Museum Ethics

Feb 26, 2013 by

I was at a museum today that features an Anatomical Theatre, where professors of medicine used to perform dissections for University students and prominent guests.  Some of these dissections were performed on humans, and the museum still has artifacts from the time when the Theatre was in use.  I thought they raised some important questions regarding the suitability of human artifacts to be displayed.  Here is what they had to say:

A question of ethics:

How should museums manage collections that may offend certain segments of the public?

  • Is it right to discard such collections or would that distort history?
  • What kinds of collections are too ethically reprehensible to be preserved?  What should happen to them and what would the consequences be?

Is it morally permissible to preserve human remains as though they were a part of a natural history collection?

  • Does the fact that these collections were preserved for research and teaching and likely saved lives have an effect on the moral argument or is that simply the ends justifying the means?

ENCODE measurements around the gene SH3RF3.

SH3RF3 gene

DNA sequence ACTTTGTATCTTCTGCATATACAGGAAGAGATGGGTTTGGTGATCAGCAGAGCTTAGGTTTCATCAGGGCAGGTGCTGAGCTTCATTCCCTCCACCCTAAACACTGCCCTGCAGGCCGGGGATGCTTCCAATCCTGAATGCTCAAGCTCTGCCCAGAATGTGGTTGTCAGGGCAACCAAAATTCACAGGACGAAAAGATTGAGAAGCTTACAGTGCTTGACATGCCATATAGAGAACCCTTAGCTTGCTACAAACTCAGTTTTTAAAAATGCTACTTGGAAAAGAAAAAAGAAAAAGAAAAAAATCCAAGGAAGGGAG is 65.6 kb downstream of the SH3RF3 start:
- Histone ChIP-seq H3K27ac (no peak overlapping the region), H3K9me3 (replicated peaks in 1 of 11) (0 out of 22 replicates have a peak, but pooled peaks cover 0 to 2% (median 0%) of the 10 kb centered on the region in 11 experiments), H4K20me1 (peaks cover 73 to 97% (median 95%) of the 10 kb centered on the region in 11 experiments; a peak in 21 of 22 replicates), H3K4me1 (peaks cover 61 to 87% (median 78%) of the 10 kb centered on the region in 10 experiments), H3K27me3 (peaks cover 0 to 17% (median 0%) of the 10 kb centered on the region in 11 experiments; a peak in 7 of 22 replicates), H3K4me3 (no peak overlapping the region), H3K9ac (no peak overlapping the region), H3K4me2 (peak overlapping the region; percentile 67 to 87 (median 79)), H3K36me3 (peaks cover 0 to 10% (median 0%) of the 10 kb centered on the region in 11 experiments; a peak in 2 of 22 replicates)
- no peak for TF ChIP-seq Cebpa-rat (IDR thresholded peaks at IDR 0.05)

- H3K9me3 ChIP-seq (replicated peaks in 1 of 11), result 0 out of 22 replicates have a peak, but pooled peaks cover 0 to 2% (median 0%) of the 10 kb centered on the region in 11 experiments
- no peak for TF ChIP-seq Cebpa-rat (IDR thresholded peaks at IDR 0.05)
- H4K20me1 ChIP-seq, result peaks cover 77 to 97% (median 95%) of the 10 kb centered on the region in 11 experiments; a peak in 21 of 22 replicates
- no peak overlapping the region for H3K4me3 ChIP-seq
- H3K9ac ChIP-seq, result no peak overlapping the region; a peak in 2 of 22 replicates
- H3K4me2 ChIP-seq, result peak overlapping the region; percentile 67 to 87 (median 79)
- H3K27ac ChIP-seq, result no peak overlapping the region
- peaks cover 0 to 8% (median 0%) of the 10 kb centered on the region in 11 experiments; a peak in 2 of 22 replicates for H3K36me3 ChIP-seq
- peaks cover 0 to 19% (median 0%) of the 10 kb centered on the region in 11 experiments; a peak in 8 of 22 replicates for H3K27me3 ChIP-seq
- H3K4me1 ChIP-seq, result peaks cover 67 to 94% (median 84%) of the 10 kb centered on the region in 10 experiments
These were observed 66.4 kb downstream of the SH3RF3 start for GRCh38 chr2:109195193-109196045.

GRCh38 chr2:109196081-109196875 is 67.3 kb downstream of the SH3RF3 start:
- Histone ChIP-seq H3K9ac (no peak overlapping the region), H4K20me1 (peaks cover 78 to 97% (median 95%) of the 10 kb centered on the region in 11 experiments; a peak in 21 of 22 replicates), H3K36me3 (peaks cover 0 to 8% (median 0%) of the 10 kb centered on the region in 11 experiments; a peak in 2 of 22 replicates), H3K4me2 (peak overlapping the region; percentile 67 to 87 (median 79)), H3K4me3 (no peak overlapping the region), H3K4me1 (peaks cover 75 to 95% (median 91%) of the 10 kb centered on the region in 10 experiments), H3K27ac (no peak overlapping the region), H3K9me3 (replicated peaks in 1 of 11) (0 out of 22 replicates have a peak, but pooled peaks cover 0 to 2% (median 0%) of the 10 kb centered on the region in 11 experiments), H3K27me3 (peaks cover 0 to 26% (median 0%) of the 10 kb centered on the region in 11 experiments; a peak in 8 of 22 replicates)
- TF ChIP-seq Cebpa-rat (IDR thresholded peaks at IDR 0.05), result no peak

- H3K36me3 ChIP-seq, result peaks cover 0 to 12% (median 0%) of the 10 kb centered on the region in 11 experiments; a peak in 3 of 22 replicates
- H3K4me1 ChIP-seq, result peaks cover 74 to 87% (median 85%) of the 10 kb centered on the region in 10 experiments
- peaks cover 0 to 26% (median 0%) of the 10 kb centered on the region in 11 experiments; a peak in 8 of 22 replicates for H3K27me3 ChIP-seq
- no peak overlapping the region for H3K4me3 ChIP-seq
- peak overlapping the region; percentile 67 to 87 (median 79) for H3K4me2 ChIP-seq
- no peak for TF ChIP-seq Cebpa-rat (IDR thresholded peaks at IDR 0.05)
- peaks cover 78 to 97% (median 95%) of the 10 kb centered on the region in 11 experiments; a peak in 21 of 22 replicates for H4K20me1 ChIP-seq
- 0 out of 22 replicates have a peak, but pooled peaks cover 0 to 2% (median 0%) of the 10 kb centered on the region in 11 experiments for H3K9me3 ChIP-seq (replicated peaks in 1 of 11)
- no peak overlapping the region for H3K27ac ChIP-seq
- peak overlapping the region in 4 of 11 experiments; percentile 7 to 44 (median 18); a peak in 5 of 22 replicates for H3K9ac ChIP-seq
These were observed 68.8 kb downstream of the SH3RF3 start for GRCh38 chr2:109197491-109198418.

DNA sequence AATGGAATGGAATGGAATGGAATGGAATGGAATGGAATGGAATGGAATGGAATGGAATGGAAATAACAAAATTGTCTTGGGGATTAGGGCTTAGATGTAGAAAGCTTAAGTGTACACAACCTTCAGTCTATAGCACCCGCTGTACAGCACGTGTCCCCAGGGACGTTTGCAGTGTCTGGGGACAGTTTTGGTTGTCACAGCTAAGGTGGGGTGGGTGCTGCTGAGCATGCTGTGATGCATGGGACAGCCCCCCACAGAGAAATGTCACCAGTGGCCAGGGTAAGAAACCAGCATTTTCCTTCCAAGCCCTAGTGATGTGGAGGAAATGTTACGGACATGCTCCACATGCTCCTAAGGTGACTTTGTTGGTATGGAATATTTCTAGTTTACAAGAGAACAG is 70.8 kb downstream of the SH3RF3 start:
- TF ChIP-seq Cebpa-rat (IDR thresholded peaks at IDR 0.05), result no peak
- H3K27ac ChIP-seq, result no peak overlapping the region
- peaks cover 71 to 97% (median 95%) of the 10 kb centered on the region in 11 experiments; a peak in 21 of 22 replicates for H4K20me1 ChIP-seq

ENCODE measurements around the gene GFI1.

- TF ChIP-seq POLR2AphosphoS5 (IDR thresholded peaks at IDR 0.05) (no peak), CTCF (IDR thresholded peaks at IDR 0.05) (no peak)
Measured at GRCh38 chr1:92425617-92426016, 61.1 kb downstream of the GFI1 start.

• When does the body go from being a person to being an object?  Does such a transition take place at all?
  • Is the current debate on stem cell research and abortion not part of the same issue?

Have we avoided these types of ethical concerns regarding collections of this nature if they are seen as historical source material?[1]

This museum’s solution was to let the viewers decide, by placing the questionable content behind a curtain through which one could go and see them.  Is this an effective solution?  Putting these objects behind a curtain just made me more curious to see them, but perhaps some people do think about it and decide that they don’t want to see those things.  What do you think?


[1] Quoted from a sign at Museum Gustavianum

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